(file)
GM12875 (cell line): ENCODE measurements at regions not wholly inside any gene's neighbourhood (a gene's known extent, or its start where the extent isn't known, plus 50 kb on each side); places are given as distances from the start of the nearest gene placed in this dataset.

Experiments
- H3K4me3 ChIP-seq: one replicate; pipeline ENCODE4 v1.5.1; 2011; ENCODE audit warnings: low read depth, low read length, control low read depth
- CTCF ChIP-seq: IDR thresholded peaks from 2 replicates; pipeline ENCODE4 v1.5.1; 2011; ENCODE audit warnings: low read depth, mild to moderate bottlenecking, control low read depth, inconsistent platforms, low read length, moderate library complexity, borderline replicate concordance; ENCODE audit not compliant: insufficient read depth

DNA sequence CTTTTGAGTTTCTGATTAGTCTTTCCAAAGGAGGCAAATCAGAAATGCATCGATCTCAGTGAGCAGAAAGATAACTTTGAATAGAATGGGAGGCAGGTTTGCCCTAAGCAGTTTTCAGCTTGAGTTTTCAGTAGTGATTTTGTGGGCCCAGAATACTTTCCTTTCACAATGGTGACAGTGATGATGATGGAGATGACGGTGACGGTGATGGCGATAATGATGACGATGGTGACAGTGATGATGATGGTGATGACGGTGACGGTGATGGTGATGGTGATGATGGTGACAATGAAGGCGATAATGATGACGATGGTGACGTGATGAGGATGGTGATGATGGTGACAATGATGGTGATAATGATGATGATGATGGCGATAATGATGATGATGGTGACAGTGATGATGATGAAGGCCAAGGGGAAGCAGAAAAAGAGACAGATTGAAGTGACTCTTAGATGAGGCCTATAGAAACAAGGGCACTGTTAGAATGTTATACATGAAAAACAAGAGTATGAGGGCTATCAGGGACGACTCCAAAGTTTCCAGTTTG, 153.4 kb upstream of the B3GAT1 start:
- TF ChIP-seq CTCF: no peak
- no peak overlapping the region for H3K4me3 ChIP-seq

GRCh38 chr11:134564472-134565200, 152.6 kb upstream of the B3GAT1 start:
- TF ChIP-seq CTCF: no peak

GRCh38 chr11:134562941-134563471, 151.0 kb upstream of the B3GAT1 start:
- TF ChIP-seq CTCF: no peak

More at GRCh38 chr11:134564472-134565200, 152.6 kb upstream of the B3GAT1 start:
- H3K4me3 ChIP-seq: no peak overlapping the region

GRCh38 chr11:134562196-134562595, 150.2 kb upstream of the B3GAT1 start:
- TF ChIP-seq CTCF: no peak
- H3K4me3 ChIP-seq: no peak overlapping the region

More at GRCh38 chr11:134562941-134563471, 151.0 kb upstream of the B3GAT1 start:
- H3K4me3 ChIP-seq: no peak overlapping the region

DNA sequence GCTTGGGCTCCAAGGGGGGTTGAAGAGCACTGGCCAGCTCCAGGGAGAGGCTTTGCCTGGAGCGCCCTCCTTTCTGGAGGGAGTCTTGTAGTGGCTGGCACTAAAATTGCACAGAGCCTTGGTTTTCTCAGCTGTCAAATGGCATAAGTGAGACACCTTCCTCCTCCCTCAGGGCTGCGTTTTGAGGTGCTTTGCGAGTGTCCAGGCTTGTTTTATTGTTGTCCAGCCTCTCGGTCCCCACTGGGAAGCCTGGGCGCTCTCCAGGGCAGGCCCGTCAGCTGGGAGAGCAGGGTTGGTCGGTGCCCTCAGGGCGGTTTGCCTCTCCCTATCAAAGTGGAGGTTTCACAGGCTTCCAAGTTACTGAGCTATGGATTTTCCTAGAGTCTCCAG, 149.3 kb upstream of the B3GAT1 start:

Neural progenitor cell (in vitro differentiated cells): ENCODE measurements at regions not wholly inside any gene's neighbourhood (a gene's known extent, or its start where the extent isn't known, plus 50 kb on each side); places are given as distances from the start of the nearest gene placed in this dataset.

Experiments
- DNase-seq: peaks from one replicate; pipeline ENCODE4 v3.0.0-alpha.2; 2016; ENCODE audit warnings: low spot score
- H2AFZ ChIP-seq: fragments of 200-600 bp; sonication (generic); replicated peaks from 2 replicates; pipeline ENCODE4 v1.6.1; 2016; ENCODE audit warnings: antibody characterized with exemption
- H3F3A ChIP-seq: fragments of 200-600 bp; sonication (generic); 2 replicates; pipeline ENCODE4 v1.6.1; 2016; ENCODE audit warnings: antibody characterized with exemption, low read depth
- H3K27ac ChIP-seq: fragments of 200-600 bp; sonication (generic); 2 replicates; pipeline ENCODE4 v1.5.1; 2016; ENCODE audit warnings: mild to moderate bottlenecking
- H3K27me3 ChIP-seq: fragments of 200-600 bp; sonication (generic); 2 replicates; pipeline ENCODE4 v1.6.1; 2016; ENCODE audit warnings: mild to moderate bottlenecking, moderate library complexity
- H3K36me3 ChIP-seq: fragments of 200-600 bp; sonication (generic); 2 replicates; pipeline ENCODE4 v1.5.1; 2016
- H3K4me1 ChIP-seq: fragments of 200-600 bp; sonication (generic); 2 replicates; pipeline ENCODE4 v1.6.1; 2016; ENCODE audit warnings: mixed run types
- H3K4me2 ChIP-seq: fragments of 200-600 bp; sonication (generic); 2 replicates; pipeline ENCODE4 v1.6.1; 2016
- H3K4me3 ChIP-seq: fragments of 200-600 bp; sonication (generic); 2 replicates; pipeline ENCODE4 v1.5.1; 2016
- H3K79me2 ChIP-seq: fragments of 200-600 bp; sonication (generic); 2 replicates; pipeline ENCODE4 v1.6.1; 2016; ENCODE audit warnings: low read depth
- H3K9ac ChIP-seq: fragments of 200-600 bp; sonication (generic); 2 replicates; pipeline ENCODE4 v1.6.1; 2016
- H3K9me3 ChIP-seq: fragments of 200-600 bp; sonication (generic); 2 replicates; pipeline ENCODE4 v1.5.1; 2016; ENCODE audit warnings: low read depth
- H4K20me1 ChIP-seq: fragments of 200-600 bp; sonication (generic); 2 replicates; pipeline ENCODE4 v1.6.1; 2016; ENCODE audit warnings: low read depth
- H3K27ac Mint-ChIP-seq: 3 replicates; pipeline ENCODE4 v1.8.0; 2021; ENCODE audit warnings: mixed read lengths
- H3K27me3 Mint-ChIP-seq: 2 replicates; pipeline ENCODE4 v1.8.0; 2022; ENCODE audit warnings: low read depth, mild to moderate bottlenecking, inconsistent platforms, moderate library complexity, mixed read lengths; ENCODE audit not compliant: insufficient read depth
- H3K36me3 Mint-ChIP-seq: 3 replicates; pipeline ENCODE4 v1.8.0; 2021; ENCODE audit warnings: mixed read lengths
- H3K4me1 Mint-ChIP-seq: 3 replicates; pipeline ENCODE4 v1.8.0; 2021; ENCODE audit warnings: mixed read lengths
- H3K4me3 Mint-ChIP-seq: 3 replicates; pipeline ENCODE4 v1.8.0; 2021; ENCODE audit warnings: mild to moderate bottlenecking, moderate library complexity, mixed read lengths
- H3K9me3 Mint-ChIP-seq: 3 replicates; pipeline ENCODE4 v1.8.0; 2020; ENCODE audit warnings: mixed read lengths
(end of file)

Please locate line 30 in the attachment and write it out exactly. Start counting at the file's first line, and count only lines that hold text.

- H3K4me3 ChIP-seq: fragments of 200-600 bp; sonication (generic); 2 replicates; pipeline ENCODE4 v1.5.1; 2016